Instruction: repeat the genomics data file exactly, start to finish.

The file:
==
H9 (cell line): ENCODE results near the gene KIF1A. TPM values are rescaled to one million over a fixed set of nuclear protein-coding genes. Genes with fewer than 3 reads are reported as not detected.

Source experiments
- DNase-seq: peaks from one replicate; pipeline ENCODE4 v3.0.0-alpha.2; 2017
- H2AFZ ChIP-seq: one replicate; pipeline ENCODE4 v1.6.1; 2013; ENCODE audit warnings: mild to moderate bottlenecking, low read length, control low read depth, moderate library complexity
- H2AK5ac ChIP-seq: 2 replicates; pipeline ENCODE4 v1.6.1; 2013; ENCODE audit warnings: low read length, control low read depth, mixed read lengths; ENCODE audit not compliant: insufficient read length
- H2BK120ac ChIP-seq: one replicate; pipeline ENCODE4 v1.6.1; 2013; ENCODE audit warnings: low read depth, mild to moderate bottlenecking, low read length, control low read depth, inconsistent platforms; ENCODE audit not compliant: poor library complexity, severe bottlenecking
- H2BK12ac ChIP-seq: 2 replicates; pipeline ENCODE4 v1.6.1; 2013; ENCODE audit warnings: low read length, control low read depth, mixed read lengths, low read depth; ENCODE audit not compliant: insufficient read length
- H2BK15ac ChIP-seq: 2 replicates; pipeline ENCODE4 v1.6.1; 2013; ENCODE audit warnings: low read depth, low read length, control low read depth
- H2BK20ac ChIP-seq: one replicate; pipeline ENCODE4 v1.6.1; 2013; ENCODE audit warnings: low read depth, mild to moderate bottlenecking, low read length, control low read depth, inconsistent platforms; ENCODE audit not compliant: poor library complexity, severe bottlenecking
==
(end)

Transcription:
H9 (cell line): ENCODE results near the gene KIF1A. TPM values are rescaled to one million over a fixed set of nuclear protein-coding genes. Genes with fewer than 3 reads are reported as not detected.

Source experiments
- DNase-seq: peaks from one replicate; pipeline ENCODE4 v3.0.0-alpha.2; 2017
- H2AFZ ChIP-seq: one replicate; pipeline ENCODE4 v1.6.1; 2013; ENCODE audit warnings: mild to moderate bottlenecking, low read length, control low read depth, moderate library complexity
- H2AK5ac ChIP-seq: 2 replicates; pipeline ENCODE4 v1.6.1; 2013; ENCODE audit warnings: low read length, control low read depth, mixed read lengths; ENCODE audit not compliant: insufficient read length
- H2BK120ac ChIP-seq: one replicate; pipeline ENCODE4 v1.6.1; 2013; ENCODE audit warnings: low read depth, mild to moderate bottlenecking, low read length, control low read depth, inconsistent platforms; ENCODE audit not compliant: poor library complexity, severe bottlenecking
- H2BK12ac ChIP-seq: 2 replicates; pipeline ENCODE4 v1.6.1; 2013; ENCODE audit warnings: low read length, control low read depth, mixed read lengths, low read depth; ENCODE audit not compliant: insufficient read length
- H2BK15ac ChIP-seq: 2 replicates; pipeline ENCODE4 v1.6.1; 2013; ENCODE audit warnings: low read depth, low read length, control low read depth
- H2BK20ac ChIP-seq: one replicate; pipeline ENCODE4 v1.6.1; 2013; ENCODE audit warnings: low read depth, mild to moderate bottlenecking, low read length, control low read depth, inconsistent platforms; ENCODE audit not compliant: poor library complexity, severe bottlenecking